-Message of La’Onf members in Kirkuk when distributing gifts to children (October 13, erectile 2008)
Many parents would prefer to avoid having difficult discussions about death and tragedy until their children are older and better equipped to manage their fears and anxieties. However, malady for Iraqi children growing up in the midst of military occupation, assassinations and road side bombs, the reality of violence and death is all around them. LaOnf organizers strive to create safe spaces for children where frank discussions about violence can take place, and alternatives to violence can be imagined.
La’Onf Iraqi nonviolence groups engage young people as an important constituency and stakeholder in the community. Members describe youth and students as “the future of Iraq” (La’Onf organizer, Najaf) and capable of “building peace and changing the reality” (La’Onf organizer, Babil). One example of La’Onf efforts to apply nonviolent principles in practical ways in the interests of children is the campaign against war toys. In too many instances soldiers shot and killed children who were carrying toy guns that looked like real guns. The campaign began with programs in which children could trade in their toy guns for soccer balls. It then expanded into lobbying efforts. La’Onf’s campaign has now resulted in legislation banning the sale of war toys in the province of Muthanna. La’Onf activists hope to see national legislation passed in the near future.
During the third annual Week of Nonviolence, La’Onf members have planned activities for young people of all ages, from kindergarteners to university students. They provide fun opportunities for children such as athletic events and releasing of doves, as well as venues for creative expression in art exhibitions and musical performances. And for older students they have facilitated workshops and discussions on the theory and practice of nonviolence in the Iraqi context. Young people are responding with great curiosity and involvement.
Highlights of some of these activities include:
In cooperation with the National Center for the Rehabilitation of Young People and the Youth Section of the Organization of Bint (Girls) Iraq, La’Onf hosted a youth-organized festival. In addition to presentations on nonviolence, the Festival featured youth poetry readings and operettas, magicians, and a children’s drawing competition. (October 14)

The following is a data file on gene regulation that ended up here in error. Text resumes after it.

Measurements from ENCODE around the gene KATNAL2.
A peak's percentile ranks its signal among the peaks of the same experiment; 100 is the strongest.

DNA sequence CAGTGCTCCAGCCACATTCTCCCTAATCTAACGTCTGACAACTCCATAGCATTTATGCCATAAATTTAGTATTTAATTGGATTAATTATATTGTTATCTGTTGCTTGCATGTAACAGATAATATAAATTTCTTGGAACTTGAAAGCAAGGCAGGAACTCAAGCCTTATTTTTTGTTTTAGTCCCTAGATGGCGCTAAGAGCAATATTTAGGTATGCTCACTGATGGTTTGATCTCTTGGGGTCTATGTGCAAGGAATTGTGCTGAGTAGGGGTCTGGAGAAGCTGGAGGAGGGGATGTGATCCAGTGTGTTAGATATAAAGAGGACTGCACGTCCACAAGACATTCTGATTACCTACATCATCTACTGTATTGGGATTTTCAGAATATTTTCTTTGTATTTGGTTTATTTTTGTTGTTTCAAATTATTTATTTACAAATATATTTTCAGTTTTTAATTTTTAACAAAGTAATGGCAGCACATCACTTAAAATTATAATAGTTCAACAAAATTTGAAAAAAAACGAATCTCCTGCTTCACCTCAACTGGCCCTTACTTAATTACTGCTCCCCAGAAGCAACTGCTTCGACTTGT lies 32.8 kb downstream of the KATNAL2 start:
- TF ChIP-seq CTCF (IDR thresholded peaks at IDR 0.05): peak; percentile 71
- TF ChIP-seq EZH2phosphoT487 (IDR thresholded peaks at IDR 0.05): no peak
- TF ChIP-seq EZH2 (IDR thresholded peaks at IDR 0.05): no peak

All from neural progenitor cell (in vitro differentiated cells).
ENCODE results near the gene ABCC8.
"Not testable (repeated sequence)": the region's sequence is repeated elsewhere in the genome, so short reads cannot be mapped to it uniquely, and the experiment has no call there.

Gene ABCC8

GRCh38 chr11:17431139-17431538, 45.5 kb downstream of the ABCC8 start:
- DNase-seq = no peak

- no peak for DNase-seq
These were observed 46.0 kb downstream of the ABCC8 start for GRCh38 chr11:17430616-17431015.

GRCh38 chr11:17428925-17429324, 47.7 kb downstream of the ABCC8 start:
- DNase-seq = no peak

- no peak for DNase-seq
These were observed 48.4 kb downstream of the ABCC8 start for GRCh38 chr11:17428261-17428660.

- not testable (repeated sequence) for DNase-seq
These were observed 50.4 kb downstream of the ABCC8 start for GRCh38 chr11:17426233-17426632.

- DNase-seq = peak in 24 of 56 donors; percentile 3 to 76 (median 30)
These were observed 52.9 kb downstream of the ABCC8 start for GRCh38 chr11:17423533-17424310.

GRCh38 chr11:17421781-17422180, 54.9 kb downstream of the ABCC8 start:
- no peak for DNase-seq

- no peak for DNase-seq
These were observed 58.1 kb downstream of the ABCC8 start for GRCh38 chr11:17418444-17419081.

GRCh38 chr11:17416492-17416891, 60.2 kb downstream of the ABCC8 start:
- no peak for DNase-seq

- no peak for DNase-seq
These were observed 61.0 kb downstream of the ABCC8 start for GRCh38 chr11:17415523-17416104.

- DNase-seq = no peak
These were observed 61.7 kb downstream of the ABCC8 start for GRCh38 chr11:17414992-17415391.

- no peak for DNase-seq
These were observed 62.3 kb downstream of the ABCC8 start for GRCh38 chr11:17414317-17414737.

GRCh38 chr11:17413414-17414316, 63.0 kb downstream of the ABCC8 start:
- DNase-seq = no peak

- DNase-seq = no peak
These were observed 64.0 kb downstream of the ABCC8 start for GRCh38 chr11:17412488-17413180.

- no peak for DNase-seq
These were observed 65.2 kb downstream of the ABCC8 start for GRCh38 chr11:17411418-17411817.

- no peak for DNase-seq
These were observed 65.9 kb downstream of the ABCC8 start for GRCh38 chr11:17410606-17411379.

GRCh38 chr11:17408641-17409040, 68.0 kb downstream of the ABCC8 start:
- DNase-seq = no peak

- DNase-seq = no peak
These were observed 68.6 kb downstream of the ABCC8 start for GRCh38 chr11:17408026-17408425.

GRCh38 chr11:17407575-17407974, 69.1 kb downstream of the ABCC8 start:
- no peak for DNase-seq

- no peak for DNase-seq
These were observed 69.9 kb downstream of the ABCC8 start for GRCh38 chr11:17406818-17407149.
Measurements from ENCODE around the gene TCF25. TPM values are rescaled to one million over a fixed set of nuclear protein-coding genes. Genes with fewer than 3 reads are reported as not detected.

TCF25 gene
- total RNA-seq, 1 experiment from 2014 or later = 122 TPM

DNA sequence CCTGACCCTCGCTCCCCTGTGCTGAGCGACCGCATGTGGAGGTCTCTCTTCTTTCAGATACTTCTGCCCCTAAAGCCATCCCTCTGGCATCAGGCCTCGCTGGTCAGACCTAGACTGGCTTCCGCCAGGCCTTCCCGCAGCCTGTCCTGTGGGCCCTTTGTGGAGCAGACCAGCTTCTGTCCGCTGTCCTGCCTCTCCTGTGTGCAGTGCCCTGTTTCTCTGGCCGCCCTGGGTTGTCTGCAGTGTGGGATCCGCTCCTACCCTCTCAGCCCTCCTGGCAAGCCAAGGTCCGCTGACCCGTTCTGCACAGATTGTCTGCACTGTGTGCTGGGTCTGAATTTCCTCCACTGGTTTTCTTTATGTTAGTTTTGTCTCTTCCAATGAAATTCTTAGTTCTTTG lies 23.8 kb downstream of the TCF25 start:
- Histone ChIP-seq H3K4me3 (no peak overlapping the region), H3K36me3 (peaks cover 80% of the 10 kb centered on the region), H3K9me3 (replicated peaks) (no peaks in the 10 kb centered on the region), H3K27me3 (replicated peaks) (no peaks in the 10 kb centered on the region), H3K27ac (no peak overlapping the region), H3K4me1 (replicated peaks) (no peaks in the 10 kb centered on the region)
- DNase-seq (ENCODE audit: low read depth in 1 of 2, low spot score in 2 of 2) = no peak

On the Faculty of Education campus, the Association of the Iraqi Student and Artists Without Chains hosted an Art Exhibition about refusing violence and calling for peace. (October 13-15)
La’Onf visited Mama Suna Kindergarten (pictured above) to talk about how to choose “nice toys and games” and how to solve problems without fighting. They discouraged the children from playing with toy weapons and gave them gifts of alternative toys. La’Onf organizers made plans to return for a nonviolence workshop with the children in the future.
Al-Mesalla Center and the Youth Cultural Center organized a workshop of 20 young men and women on the meaning of nonviolence and how to promote a culture of peace in Iraq. Also, Al-Taleaa Kurdistan Children and IKNN organized a public party with Kurdish dance and circus performers, ending in the release of balloons to express the hope for peace and nonviolence.
At the Thaqleen Primary School for Boys in the Khather district, La’Onf representatives spoke to a crowd of 150 students gathered on the playground. They spoke about rejecting violence and spreading the language of dialogue among the students. Students received posters and balloons at the end of the rally. (October 14)
In coordination with the Presidency of the University of Kufa, La’Onf organizers spent four days in different colleges and departments providing information on nonviolence and facilitating discussions with literally hundreds of students as well as faculty and department heads and deans. These campuses have included: College of Education for Girls, Faculty of Arts, School of Management, and Economics and Engineering College. (October 13-16)
La’Onf organized a youth soccer match in which nonviolent slogans were printed on team uniforms. Sports fans and families were joined by several dignitaries from the Aalam district who attended the game and the ensuing discussion focused on the teams’ nonviolent messages and La’Onf’s work in the province. (October 11)
Updates in Arabic, Kurdish and English are on the La’Onf website at www.laonf.net.
Photographs from Iraq (as well as from people in the U.S., Italy and Spain who support nonviolence in Iraq) can be seen on the La’Onf Solidarity Flickr Photo Gallery. http://www.flickr.com/photos/laonfsolidarity/
Photos, video and media updates can also be found at the Peaceful Tomorrows website http://peacefultomorrows.org/